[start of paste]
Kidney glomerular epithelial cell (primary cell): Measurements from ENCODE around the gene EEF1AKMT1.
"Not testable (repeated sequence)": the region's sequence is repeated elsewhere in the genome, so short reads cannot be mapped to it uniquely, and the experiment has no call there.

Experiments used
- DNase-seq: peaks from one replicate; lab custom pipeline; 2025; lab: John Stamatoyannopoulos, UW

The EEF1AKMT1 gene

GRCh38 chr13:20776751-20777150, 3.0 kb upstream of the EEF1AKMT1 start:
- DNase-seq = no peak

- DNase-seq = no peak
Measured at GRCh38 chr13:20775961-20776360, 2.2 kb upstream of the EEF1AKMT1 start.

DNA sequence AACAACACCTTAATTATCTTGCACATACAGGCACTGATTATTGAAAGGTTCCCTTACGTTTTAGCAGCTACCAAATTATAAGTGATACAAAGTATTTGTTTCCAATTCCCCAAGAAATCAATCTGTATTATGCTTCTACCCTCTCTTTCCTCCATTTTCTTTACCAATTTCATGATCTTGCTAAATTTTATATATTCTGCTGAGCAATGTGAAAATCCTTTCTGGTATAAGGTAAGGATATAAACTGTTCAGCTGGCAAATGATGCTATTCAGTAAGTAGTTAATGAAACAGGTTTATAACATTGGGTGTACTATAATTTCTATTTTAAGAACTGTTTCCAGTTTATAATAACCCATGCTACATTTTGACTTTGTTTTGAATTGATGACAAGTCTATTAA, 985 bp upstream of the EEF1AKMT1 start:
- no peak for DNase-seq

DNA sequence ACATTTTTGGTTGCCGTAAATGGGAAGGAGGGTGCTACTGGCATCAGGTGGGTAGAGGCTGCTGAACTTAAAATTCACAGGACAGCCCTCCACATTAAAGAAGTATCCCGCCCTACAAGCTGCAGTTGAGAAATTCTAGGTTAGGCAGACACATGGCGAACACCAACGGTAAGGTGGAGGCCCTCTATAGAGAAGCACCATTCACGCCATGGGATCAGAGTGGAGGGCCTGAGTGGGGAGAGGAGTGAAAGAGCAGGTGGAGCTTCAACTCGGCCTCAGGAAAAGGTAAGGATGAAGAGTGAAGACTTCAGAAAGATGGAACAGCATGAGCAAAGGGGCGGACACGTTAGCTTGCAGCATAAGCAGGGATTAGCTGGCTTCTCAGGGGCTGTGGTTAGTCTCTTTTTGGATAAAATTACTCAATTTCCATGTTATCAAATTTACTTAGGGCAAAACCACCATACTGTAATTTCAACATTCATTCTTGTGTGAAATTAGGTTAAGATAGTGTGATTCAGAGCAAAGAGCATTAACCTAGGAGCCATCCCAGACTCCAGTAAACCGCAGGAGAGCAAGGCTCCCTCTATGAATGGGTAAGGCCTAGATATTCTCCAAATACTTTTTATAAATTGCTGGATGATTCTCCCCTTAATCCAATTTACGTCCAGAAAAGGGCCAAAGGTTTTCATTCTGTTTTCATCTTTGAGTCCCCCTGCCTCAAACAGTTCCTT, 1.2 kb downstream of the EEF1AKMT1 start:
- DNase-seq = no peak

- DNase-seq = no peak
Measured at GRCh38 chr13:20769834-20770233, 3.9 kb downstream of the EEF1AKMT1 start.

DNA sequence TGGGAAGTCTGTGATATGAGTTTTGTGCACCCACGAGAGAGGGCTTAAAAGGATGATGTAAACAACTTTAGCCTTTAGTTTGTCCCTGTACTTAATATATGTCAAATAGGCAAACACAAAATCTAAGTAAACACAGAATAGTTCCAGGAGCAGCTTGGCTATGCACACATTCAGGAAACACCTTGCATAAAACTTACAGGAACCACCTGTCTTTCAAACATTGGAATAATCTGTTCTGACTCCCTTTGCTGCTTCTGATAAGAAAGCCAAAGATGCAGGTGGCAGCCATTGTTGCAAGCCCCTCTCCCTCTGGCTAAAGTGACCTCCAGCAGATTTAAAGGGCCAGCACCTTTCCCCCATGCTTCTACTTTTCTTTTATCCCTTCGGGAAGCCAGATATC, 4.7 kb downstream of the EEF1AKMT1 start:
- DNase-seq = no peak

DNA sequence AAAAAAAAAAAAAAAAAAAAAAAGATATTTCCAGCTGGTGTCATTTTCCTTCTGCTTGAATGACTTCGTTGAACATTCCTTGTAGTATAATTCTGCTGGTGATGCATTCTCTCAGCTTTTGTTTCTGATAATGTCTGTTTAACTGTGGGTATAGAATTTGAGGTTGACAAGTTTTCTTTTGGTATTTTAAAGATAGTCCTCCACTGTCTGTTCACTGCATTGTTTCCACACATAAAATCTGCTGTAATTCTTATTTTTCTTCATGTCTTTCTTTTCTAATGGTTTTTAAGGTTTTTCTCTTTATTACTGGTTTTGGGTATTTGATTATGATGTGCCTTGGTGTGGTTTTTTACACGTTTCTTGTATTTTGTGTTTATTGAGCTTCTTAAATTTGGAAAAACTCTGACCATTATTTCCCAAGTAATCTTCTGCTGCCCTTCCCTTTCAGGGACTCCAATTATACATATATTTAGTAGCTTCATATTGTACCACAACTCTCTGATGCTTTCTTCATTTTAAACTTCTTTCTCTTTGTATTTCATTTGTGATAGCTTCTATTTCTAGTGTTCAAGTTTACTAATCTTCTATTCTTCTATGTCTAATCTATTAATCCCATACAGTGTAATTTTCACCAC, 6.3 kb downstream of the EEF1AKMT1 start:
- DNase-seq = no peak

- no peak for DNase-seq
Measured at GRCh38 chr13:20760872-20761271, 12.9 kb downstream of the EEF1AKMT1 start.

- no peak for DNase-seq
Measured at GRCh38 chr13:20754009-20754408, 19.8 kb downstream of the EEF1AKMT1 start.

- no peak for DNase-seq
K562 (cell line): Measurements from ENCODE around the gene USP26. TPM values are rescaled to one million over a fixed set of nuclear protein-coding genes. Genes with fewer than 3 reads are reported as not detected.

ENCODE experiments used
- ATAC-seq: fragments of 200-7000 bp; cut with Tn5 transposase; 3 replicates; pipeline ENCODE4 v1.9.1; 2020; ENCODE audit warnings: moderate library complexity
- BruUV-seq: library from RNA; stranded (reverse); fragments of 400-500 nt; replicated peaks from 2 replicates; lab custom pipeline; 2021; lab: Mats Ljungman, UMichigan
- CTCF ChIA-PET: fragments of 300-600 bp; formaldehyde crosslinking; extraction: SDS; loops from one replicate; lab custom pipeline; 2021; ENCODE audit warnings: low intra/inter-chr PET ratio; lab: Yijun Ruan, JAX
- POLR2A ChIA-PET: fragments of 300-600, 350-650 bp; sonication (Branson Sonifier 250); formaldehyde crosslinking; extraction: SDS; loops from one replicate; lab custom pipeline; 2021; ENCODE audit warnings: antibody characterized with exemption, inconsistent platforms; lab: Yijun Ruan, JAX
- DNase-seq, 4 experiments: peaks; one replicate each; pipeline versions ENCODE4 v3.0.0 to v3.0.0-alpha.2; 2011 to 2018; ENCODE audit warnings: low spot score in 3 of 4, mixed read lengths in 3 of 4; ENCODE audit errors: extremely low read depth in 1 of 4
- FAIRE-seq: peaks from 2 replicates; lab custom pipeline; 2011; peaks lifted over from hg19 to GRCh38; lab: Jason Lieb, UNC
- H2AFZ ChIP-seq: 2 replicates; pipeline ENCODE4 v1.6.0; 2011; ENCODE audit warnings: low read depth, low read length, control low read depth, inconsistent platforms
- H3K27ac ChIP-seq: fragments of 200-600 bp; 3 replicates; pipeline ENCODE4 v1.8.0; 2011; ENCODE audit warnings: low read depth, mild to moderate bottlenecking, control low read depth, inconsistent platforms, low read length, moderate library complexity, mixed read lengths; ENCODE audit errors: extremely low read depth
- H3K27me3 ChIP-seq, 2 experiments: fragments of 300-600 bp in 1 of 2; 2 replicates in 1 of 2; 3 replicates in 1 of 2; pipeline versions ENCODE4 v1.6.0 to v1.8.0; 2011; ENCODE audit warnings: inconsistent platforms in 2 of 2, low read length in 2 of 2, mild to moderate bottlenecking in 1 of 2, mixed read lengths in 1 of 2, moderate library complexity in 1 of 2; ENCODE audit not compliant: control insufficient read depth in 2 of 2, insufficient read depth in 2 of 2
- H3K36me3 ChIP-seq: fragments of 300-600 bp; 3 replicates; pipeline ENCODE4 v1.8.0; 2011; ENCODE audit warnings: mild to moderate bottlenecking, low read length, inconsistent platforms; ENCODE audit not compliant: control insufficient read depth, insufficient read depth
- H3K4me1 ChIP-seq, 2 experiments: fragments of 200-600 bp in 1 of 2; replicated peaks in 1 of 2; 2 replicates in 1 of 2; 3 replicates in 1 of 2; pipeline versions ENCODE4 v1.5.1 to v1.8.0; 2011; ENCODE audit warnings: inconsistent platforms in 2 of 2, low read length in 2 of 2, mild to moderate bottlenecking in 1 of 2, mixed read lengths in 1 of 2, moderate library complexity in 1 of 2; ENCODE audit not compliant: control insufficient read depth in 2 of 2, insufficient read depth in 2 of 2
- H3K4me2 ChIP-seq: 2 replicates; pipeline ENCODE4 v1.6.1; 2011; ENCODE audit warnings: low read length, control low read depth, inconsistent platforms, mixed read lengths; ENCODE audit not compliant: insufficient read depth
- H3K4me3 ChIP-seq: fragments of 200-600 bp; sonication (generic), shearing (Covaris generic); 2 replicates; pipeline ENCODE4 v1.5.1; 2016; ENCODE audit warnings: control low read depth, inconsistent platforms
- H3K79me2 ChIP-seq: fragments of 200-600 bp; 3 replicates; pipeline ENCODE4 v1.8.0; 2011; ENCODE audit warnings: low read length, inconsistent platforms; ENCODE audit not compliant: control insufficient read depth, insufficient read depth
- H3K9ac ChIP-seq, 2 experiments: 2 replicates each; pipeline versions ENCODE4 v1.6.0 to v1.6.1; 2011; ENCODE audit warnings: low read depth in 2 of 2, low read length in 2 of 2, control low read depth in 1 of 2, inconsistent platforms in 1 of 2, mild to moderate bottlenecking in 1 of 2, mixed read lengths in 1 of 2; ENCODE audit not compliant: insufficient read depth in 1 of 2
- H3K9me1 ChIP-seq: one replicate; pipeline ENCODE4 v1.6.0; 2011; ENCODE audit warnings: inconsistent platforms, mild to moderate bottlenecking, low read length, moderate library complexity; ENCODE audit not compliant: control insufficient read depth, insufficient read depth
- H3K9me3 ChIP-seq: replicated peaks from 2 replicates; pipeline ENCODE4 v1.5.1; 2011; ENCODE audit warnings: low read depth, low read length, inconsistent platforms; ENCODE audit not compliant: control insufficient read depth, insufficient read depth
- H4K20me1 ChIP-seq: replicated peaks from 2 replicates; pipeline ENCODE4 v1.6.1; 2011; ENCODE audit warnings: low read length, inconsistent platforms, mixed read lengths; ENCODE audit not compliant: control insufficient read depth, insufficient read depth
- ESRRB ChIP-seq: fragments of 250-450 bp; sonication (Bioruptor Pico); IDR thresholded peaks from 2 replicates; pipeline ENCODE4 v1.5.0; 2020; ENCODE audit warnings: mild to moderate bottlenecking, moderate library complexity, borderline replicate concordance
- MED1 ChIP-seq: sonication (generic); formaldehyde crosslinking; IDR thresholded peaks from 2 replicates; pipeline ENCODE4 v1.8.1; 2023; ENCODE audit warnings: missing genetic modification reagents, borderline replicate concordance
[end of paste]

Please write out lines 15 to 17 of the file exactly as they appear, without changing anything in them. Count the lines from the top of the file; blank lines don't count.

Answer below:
Measured at GRCh38 chr13:20769834-20770233, 3.9 kb downstream of the EEF1AKMT1 start.

DNA sequence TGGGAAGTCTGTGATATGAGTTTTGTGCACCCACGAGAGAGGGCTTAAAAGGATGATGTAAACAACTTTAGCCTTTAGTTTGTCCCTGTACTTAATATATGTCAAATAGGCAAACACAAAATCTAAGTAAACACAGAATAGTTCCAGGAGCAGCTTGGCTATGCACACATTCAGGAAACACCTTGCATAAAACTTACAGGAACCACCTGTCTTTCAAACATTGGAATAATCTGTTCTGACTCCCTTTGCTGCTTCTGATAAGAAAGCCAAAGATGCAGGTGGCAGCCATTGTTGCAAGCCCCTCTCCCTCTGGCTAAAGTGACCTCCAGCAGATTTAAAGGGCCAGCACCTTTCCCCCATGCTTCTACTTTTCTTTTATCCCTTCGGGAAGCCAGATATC, 4.7 kb downstream of the EEF1AKMT1 start:
- DNase-seq = no peak